Yellowstone bear attack reminds campers to be vigilant

A little more than a week after I posted on how to deal with bear encounters, a 57-year-old camper was killed by a grizzly bear in Yellowstone.

Even though lethal bear attacks are exceedingly rare (according to an article in NBC Montana, the last death in Yellowstone was 25 years ago), this should further open your eyes to the possibility of being mauled by a bear.

In this recent case, the man and his wife were pretty experienced campers, having been to Yellowstone four times. Unfortunately, they encountered the bear under unlucky circumstances. Here’s how their encounter was described in Reuters:

The hikers first spotted a bear about 100 yards away and began walking in the other direction, but when they turned to look back they saw the female grizzly charging at them down the trail, according to an account issued by park officials.

The couple began running, but the bear caught up to them and attacked the husband, then approached the wife, who had fallen to the ground nearby.

The bear charged at the couple because they surprised her and her cubs.

In this situation, they did a few things they were supposed to and some they weren’t. As I said in my post, you should never turn your back on a bear and never run. When a big angry bear is charging at you, it’s probably really hard to resist the urge to run, but that’s what you should try to do.

One good thing they did was when the bear caught the man’s wife, she pretended she was dead so the bear would leave her alone. That tactic worked because she lived to see another day.

The action of the bear was not out of the ordinary since it was simply protecting her young, which is why park officials have said they aren’t going to euthanize the animal.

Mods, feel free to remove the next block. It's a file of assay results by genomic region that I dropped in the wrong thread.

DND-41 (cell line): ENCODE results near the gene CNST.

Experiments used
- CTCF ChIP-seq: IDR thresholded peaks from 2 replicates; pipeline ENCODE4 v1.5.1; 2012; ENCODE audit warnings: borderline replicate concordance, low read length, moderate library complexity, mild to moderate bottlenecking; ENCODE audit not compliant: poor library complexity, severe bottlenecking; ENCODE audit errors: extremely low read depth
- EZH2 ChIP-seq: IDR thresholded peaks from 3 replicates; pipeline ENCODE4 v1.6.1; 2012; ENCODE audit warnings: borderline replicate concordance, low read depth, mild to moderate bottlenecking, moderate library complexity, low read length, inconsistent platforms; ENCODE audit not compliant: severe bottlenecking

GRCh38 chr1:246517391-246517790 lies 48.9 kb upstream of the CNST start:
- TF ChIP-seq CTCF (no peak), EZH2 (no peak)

There are a few things I would add to my advice for encountering bears. Always have pepper spray readily available in case you need to subdue a bear and wear a whistle to scare it away. Since surprising a bear is the last thing you want to do, if you’re rounding a bend you can’t see around, make loud noises so animals know you’re coming.

Don’t let this deter you from enjoying an adventurous camping trip, but let it be a reminder that you must be vigilant of your surroundings and behavior at all times.

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  1. Posted July 8, 2011 at 10:32 am | Permalink

    I have never heard of using a whistle.

  2. Posted July 8, 2011 at 10:42 am | Permalink

    I ALWAYS carry a whistle.

  3. Posted July 8, 2011 at 2:07 pm | Permalink

    Bear repellent and remember you are in their house!!! Never hike alone.

  4. Posted July 9, 2011 at 12:58 pm | Permalink

    Diana’s right ,more the bear to eat.

  5. Bonney
    Posted July 10, 2011 at 5:42 am | Permalink

    I remember reading of an experiment on the Brooks River in AK. The test group used air horns as they walked. They didn’t see a bear all day. The group using bear bells saw several bears.

    • Timothy Martinez Jr.
      Posted July 10, 2011 at 5:56 am | Permalink

      That’s really fascinating. I guess unless a bear is surprised with its young, it would rather avoid any danger and loud noises than confront anyone.

  6. Posted July 13, 2011 at 8:04 am | Permalink

    Bears are unpredictable. The fact that the hiker ran made the bear more determined to attack. It is difficult to understand the situation because we were not there. The bear was protecting her cubs. Poor guy.

  7. Posted July 18, 2011 at 11:59 pm | Permalink

    I carry pepper spray, however it’s been said that Black bear poo has berries in it…………… Grizzley bear poo has bells in it and smells like pepper. My condolences to the family.

  8. Jebadiah
    Posted July 28, 2011 at 8:31 pm | Permalink

    He should have never been camping in the first place! When will noobs learn to play and stop hiding in corners for the whole god damn game!

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